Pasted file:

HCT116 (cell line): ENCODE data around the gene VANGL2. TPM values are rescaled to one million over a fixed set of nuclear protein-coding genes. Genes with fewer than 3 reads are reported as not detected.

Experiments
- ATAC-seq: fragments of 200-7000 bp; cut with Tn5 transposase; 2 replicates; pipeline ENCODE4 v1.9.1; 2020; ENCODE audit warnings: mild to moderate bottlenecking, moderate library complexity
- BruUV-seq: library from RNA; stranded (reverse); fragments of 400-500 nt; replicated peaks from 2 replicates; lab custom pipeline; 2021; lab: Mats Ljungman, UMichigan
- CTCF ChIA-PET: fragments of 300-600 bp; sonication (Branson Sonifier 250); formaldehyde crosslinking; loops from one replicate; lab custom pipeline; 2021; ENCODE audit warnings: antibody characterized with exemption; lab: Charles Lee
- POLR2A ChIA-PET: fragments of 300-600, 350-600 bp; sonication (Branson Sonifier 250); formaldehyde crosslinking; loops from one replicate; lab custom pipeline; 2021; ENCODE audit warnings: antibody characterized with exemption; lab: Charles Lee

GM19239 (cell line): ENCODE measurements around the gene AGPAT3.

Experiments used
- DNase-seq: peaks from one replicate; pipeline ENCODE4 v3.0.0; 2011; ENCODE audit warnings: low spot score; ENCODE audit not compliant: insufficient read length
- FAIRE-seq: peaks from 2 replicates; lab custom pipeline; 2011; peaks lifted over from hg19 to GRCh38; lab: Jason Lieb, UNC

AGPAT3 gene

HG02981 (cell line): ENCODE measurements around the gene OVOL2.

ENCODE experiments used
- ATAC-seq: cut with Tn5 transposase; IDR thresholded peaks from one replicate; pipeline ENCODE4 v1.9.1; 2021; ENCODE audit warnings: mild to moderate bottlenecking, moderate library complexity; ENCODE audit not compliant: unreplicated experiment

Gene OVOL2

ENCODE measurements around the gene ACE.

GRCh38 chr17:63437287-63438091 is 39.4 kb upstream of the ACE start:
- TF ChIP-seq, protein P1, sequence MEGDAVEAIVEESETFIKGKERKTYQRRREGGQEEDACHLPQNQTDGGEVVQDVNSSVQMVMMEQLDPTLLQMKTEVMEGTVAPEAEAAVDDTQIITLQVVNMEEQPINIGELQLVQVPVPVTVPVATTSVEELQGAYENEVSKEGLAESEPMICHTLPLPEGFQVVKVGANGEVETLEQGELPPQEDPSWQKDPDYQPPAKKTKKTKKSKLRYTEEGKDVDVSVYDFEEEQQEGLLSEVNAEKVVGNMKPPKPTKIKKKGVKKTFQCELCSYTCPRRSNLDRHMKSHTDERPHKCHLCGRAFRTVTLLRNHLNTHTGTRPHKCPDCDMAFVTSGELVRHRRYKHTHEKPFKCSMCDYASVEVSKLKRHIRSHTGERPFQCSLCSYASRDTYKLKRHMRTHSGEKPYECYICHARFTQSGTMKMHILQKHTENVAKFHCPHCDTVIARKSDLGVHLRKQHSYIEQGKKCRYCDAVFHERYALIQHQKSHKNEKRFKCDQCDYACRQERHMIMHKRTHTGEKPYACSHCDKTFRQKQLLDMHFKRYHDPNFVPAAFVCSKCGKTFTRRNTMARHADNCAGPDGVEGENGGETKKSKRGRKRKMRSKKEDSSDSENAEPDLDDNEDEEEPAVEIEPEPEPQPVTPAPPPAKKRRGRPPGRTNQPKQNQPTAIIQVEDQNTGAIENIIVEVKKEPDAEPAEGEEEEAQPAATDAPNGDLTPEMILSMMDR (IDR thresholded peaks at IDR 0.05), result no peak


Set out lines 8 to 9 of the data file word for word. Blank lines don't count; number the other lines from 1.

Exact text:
Experiments used
- DNase-seq: peaks from one replicate; pipeline ENCODE4 v3.0.0; 2011; ENCODE audit warnings: low spot score; ENCODE audit not compliant: insufficient read length